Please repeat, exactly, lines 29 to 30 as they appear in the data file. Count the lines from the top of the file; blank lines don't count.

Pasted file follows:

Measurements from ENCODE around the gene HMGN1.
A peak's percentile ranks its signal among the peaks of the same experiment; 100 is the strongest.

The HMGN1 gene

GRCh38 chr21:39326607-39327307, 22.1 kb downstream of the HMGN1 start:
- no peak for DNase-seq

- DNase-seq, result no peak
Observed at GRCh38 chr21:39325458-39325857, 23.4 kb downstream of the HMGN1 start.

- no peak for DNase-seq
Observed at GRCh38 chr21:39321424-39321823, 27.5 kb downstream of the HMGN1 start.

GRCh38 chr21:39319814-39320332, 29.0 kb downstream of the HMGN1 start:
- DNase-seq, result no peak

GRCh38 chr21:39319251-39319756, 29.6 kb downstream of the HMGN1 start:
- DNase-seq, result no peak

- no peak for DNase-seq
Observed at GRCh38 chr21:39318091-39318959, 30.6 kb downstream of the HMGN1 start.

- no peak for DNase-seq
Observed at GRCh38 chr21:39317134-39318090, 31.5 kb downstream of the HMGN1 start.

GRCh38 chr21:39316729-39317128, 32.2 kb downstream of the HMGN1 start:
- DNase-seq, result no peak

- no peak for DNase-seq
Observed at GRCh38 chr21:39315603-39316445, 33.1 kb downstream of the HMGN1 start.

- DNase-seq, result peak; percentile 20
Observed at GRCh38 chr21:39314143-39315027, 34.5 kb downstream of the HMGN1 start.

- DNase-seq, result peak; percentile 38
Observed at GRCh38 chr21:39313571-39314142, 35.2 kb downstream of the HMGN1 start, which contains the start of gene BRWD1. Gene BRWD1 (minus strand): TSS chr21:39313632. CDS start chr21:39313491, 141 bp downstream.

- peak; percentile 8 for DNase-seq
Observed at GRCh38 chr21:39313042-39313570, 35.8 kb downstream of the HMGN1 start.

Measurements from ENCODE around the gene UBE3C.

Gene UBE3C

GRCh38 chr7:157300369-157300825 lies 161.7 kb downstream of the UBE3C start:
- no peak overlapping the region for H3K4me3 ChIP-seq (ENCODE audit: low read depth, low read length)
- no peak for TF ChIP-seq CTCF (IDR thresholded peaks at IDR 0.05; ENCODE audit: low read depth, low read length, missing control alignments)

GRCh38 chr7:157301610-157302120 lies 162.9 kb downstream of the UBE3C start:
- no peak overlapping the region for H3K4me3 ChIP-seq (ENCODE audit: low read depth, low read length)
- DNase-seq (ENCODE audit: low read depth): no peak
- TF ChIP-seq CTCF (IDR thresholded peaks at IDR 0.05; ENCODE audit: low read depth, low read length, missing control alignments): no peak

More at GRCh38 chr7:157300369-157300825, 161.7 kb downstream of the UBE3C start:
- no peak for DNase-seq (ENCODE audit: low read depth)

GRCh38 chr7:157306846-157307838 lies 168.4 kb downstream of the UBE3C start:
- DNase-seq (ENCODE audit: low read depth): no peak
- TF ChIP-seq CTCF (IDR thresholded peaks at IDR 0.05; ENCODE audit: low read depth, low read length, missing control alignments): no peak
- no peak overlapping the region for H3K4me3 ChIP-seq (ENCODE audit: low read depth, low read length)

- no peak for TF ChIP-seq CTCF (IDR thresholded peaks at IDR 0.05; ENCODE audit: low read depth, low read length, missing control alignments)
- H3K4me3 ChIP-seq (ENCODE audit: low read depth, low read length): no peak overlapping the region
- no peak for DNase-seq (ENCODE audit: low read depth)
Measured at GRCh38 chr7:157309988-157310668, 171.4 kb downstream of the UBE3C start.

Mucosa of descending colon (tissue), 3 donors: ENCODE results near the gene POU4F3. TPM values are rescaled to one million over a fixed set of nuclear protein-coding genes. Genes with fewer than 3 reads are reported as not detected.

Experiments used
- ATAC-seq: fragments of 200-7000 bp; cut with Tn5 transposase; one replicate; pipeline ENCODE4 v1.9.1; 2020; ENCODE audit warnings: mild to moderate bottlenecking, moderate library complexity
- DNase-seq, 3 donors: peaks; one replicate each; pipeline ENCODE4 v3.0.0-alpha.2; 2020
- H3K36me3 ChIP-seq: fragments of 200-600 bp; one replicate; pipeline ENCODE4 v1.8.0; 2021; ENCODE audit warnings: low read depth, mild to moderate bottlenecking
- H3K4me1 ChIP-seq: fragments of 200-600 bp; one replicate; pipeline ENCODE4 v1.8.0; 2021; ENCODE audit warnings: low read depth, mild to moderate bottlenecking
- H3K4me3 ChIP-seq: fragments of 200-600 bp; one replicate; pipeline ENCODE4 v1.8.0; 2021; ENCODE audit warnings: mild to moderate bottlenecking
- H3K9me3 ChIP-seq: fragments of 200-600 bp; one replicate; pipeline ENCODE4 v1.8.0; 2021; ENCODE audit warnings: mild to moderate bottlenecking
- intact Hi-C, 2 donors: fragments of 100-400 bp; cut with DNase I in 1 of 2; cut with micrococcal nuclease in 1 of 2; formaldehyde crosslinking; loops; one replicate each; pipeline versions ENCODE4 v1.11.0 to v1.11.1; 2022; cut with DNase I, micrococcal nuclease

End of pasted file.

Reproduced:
Gene UBE3C

GRCh38 chr7:157300369-157300825 lies 161.7 kb downstream of the UBE3C start: